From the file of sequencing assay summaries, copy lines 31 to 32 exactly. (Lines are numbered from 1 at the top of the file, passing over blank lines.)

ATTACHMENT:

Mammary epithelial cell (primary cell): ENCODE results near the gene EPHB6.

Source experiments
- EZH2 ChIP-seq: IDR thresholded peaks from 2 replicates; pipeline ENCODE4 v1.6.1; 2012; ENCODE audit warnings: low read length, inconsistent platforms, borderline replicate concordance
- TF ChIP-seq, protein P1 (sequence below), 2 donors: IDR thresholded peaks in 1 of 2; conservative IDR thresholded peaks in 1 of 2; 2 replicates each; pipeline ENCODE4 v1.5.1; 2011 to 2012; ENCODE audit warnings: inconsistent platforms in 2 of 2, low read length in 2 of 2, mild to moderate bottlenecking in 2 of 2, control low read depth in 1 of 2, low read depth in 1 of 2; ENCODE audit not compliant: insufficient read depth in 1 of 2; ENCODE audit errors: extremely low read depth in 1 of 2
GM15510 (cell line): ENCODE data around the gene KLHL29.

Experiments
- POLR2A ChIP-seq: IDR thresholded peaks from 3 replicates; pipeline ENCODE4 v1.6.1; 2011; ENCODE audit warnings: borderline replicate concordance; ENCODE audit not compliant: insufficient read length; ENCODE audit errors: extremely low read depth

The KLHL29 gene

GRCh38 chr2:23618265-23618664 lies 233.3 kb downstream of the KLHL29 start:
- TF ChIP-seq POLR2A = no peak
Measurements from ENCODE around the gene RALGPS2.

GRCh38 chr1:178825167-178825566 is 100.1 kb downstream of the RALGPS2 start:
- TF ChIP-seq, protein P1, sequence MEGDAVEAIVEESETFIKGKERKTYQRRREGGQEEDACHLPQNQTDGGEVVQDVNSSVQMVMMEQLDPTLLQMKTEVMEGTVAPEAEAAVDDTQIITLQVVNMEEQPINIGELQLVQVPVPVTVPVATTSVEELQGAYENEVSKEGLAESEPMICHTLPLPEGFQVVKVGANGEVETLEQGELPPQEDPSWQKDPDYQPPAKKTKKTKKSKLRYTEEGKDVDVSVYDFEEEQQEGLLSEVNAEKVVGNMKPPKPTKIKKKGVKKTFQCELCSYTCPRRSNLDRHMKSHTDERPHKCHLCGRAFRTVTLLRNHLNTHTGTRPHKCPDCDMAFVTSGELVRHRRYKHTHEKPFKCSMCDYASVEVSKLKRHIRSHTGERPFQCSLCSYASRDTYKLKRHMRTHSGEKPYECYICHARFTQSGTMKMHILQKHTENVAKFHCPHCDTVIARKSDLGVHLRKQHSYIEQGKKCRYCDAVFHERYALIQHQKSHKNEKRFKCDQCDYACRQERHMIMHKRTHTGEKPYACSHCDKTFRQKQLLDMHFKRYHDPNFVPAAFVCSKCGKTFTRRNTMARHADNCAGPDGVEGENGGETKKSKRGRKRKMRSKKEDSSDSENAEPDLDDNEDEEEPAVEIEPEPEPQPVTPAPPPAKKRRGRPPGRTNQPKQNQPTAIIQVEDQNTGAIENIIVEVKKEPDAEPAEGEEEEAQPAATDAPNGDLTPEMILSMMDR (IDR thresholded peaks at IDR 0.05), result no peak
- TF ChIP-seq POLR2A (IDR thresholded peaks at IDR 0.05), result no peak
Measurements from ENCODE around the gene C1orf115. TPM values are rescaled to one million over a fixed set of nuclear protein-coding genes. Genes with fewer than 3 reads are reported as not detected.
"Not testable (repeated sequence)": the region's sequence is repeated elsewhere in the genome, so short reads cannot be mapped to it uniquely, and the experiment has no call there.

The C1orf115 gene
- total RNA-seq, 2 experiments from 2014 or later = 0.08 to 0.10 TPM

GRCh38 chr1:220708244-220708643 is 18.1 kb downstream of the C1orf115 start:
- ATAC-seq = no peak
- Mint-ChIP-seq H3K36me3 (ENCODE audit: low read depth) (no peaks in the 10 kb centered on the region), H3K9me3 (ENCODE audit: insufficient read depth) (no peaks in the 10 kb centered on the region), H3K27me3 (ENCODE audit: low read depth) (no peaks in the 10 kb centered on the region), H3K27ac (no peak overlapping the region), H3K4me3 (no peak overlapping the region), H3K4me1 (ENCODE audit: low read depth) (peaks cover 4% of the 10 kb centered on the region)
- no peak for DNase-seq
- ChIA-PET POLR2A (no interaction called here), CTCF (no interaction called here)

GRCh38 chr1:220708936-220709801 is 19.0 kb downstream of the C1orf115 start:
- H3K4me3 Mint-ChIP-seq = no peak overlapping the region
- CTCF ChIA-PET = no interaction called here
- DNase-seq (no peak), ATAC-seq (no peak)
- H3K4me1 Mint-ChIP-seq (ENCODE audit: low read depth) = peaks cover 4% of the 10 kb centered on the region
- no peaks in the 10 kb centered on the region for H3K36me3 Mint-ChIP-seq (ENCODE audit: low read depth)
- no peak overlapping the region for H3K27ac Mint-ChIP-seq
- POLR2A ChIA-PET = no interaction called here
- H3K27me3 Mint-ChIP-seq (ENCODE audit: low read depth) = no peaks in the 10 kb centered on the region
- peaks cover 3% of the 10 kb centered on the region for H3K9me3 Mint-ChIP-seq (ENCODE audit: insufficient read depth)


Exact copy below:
- POLR2A ChIA-PET = no interaction called here
- H3K27me3 Mint-ChIP-seq (ENCODE audit: low read depth) = no peaks in the 10 kb centered on the region